First World War
1st Battalion, King's Own Royal Lancaster Regiment -
A Company, 1st Battalion, King's Own at Dover in 1914
just before the battalion was mobilised for war.
Accession Number KO0116/08
Corps of Drums of the 1st Battalion, King's Own at
Dover, July 1914. "Seated on the right of the Drum Major, W R
Thompson, is Sergeant Collins who was killed in action a few weeks later.
This was the last photograph taken of the Drums before the outbreak of the
1914 War, for within a month the Drums ceased to exist, many of the
Drummers being killed, wounded or captured on 26th August 1914, near
Haucourt and Le Cateau, France. The drums were purchased from Henry
Potter and Co of Aldershot in 1913. They were stored away and
replaced by drums issued by Ordnance for use on Active Service.
These were lost during the retirement from Mons. In the centre of
the group and wearing a leopard skin apron presented by Captain W A T
Somerville DSO is Drummer Johnson. On 26th August 1914 he was
surrounded and captured while wielding his bayonet, and spent four years
Only two of the group were married - Sergeant Collins and Drummer Ford who
is seated fourth from the right of the Drum Major. The marriage of
Ford took place in the Guardroom of Grand Shaft Barracks, Dover, because
war on Germany had been declared and the troops were confined to Barracks
on mobilisation, 4th August 1914. After the wedding the bride
departed in tears." W R Thompson, July 1959.
Accession Number KO1121/119
Members of the 1st Battalion at Dover, 30th July 1914,
including Sergeant John Bamford and Sergeant Jack Williams, one of four
brothers who served in the King's Own. Both Sergeant Bamford, number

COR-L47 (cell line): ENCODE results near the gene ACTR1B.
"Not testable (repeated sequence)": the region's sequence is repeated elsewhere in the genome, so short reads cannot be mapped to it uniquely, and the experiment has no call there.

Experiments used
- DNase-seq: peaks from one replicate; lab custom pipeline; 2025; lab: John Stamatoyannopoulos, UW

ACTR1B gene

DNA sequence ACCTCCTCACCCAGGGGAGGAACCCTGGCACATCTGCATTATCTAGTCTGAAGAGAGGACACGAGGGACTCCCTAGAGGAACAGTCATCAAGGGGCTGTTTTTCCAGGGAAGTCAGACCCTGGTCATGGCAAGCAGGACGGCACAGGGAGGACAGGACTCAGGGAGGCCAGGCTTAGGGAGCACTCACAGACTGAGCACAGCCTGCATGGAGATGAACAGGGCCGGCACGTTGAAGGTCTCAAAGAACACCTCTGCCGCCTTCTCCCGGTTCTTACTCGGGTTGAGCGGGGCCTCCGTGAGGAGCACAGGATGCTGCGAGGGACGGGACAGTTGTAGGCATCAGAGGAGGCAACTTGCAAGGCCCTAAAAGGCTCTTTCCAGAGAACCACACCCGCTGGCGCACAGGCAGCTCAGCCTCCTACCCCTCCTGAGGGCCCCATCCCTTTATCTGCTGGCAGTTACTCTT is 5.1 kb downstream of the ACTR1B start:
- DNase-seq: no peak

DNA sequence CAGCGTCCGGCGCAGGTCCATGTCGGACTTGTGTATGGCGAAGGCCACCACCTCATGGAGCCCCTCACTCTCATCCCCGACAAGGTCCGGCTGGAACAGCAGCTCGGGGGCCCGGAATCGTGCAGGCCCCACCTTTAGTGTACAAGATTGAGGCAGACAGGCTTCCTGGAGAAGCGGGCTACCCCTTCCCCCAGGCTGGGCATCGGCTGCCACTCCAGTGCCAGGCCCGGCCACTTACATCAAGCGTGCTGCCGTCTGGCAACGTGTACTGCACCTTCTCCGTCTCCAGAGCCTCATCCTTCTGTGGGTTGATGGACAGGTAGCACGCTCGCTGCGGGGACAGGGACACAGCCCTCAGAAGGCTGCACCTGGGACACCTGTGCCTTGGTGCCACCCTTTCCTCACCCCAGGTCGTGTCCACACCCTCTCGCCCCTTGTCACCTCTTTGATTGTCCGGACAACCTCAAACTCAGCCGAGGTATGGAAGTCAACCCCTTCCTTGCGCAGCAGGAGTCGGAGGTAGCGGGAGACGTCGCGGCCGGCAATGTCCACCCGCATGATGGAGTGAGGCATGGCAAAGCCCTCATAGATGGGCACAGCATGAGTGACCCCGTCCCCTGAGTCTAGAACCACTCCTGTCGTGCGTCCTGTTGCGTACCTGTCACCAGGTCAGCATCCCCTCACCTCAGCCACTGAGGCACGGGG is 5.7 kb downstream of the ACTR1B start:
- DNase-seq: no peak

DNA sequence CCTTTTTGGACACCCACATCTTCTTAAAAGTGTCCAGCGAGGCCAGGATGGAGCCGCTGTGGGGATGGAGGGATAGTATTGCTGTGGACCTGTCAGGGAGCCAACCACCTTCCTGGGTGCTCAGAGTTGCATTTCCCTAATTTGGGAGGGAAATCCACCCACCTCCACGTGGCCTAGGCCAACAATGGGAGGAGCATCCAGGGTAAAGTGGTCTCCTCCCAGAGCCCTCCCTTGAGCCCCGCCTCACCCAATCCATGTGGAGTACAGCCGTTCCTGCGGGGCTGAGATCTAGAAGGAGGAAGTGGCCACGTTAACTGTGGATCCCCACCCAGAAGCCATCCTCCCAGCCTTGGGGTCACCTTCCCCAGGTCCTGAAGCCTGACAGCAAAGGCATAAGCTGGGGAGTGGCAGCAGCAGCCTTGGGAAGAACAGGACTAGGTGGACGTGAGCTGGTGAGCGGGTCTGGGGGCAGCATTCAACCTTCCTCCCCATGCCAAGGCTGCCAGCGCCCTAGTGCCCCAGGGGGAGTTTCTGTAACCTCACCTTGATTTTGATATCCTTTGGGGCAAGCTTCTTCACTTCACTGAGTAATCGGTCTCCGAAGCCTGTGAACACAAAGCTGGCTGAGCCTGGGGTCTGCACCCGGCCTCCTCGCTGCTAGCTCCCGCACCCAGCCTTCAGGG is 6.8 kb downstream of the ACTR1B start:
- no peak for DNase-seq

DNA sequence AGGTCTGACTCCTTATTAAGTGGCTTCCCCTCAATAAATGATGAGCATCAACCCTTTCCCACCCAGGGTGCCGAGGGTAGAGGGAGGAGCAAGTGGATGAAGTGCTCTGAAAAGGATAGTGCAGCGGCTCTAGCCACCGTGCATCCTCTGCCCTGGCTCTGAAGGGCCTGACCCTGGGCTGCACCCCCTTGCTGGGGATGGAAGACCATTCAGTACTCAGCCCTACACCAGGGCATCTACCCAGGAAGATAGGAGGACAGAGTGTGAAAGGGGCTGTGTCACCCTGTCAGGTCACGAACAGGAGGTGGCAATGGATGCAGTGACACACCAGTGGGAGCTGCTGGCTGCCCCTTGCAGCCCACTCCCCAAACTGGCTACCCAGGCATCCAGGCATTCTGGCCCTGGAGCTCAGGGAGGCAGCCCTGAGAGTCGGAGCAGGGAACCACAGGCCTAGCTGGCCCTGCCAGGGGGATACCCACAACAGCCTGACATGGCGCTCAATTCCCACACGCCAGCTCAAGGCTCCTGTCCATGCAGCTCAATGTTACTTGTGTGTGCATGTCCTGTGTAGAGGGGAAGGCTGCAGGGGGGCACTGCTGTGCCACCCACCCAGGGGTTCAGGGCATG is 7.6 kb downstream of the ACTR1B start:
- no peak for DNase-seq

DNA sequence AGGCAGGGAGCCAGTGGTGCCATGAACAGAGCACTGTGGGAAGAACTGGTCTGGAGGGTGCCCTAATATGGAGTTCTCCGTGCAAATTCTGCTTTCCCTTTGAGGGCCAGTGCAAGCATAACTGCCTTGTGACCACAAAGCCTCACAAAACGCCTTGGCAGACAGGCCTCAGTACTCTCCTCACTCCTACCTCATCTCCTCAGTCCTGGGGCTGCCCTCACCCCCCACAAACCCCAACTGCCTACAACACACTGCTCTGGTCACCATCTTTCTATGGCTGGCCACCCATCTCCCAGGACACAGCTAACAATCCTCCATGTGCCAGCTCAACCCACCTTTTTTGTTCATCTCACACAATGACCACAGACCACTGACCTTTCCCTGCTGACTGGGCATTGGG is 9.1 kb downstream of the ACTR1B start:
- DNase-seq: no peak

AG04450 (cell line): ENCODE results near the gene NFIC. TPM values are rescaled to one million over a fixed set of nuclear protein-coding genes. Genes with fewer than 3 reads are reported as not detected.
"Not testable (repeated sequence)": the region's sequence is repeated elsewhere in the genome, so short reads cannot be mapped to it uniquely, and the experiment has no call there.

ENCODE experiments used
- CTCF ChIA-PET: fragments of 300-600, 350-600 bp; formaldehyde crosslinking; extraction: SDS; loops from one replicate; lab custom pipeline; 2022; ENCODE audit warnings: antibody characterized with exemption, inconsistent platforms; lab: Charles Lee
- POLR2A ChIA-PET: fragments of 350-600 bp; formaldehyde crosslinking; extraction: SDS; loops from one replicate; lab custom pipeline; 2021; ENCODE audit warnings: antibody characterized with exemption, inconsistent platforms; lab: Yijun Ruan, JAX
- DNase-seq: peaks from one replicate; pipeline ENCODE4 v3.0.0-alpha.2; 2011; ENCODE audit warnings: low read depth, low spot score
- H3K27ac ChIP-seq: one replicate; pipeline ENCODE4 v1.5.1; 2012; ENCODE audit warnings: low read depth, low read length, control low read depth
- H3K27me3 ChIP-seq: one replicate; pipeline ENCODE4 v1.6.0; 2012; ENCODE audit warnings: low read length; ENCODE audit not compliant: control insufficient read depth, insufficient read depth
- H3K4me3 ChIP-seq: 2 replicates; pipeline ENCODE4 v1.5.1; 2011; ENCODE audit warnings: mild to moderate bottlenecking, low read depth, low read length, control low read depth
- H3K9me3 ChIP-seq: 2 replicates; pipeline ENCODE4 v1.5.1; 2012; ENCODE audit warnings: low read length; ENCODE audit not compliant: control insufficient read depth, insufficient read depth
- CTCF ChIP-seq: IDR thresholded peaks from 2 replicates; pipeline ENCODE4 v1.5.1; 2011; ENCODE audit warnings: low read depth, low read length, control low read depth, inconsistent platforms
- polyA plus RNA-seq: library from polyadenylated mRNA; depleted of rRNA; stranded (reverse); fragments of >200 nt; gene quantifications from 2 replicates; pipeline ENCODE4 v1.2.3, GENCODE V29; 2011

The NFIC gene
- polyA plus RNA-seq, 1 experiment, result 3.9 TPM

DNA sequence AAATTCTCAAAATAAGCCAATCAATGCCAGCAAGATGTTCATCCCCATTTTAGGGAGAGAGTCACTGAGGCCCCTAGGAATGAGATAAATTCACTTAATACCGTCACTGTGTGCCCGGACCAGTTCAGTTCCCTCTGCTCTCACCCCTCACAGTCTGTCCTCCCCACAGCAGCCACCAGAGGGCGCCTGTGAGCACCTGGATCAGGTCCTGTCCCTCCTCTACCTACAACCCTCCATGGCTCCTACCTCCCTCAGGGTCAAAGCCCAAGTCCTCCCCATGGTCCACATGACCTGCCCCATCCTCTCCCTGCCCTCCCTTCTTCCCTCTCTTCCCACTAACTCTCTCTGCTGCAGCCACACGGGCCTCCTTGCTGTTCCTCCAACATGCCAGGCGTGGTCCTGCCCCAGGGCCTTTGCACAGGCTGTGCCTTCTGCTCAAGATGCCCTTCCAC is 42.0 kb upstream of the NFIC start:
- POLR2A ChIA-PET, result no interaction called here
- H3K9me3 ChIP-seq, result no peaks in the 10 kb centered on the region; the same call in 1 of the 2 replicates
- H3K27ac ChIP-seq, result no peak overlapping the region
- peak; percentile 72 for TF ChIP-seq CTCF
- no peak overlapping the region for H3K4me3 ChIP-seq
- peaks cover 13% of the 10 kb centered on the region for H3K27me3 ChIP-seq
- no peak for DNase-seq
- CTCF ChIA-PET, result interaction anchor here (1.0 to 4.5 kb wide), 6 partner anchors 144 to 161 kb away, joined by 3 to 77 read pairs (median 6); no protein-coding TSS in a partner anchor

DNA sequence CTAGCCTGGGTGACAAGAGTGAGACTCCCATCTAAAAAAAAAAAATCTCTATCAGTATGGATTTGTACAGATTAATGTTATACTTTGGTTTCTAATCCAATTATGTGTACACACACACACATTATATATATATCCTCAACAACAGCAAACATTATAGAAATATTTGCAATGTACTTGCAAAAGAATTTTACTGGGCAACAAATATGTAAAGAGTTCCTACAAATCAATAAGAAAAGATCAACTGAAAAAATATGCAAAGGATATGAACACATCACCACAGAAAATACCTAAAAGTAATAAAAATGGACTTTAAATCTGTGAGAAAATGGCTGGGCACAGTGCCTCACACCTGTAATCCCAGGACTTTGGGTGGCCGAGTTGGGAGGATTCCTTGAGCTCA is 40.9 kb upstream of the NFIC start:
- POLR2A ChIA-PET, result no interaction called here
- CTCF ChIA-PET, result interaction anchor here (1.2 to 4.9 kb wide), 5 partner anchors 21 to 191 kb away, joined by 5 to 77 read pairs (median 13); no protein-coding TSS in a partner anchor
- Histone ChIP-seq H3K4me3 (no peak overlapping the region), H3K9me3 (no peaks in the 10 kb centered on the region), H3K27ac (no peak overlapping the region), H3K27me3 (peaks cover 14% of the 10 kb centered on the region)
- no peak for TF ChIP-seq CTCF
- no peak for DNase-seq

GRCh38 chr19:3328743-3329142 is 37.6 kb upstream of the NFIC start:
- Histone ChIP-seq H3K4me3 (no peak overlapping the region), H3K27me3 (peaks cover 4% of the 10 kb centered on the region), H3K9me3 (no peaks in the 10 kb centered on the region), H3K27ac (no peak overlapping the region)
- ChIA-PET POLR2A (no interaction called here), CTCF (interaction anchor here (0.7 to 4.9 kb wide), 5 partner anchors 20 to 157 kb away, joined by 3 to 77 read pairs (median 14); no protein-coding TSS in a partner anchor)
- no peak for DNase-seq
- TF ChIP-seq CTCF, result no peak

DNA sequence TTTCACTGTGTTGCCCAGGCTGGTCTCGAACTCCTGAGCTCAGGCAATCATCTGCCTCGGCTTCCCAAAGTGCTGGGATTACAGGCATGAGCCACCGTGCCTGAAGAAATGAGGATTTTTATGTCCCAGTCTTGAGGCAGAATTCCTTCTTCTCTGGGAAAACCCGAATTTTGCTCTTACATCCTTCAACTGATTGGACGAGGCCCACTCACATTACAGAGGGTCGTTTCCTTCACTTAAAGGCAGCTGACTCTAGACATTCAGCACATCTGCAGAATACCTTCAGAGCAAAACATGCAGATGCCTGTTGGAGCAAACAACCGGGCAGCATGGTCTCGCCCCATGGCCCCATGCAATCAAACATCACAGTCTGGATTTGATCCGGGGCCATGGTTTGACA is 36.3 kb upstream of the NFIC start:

8503 and Sergeant John Henry Williams, number 7899, went across to France
on 23rd August 1914 and were taken prisoner of war three days later at Le
Accession Number KO0998/01-2
Group of the 1st Battalion at Shornehead Fort in Kent, probably in
August 1914 just after the battalion was mobilised. The postcard is
known to have been sent by Private John William Darcy Rigg,
who is recorded as having died in France on 5th September 1914.
Accession Number KO1435/01
"What the 1st Battalion saw on the morning of 26th August 1914.
Wambaix Station in the background. Taken from the actual spot
where Lieutenant Colonel Dykes was killed."
Accession Number: KO0012/15
Corporal Ellis Williams, number 6612, also arrived in
France on 23rd August 1914 along with his brother. Ellis was wounded
and is pictured at Waterloo Station, London.
Writing on about 1st September, from 26 Cot, Sister Cotton's Ward at the
London Hospital to his mother:
"I have landed here after a short tour round France. I am wounded in
the right forearm (shell) but nothing serious. They think I have got
a touch of dysentery but I doubt it myself. I can't write about our
engagement for it would fill a book. Tell Dad [former Colour
Sergeant Ellis Williams] it was a great blunder. Our brigade formed
in mass on a hill and entrenched to oppose the German right flank.
We had no sooner formed mass when the Germans opened fire with about 15
Maxims and 4 Brigades of artillery at a distance of about 350 to 500
yards. All we could do was to lie down flat on our faces, but the
fire got too hot and we had to return to a small village. They then
directed their fire on the village and completely destroyed it. Our
Colonel and many officers were killed and, they say, nearly half the
Battalion. I did not see Jack so God only knows if he is safe.
We must pray that he is so...... I have no arms or equipment. I took
them to the Field Hospital but they shelled it so we had to leave.
Some poor chaps were buried in it. Poor Jack Sharp was one I
believe. I should like some cigarettes for I'm broke absolutely.
I have asked Fred to get me a razor and some more things and I will pay
No more at present. Mother.
Best Love to all.
Your affectionate son.
Accession Number KO0998/01-15
© Images are copyright, Trustees of the King's Own Royal Regiment Museum.
You must seek permission prior to
publication of any of our images.